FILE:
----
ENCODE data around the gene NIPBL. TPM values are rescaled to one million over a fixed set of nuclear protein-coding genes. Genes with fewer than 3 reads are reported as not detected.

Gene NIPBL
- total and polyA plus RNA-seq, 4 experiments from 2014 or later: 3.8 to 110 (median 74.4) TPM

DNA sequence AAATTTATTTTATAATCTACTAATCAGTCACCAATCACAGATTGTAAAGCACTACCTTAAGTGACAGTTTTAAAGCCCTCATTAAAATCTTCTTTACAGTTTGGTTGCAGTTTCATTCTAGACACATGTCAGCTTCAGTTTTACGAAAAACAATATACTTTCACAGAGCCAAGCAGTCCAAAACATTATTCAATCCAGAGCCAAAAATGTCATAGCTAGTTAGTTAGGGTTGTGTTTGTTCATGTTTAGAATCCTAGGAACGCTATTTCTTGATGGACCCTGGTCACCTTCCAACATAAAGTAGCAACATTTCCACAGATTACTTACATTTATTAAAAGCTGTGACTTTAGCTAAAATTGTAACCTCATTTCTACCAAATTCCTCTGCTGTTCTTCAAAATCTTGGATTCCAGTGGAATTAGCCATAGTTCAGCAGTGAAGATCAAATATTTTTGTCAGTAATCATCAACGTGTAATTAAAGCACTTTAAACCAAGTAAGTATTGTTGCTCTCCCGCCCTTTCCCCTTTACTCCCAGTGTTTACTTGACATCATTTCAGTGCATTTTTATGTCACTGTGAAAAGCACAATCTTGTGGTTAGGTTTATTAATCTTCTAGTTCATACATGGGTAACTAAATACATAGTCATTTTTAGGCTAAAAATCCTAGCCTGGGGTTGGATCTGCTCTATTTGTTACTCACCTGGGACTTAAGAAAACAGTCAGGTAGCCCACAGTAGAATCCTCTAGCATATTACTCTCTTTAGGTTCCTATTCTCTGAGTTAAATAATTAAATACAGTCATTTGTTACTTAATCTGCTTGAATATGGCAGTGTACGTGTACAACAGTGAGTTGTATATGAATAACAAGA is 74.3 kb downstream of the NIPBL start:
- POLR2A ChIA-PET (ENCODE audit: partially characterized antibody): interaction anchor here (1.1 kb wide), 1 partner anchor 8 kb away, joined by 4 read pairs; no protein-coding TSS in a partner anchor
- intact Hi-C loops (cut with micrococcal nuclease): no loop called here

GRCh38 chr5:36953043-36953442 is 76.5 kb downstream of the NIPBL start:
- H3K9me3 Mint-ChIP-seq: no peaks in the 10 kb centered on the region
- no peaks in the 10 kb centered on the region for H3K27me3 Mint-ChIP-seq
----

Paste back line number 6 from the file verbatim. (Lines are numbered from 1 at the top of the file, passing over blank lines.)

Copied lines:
- intact Hi-C loops (cut with micrococcal nuclease): no loop called here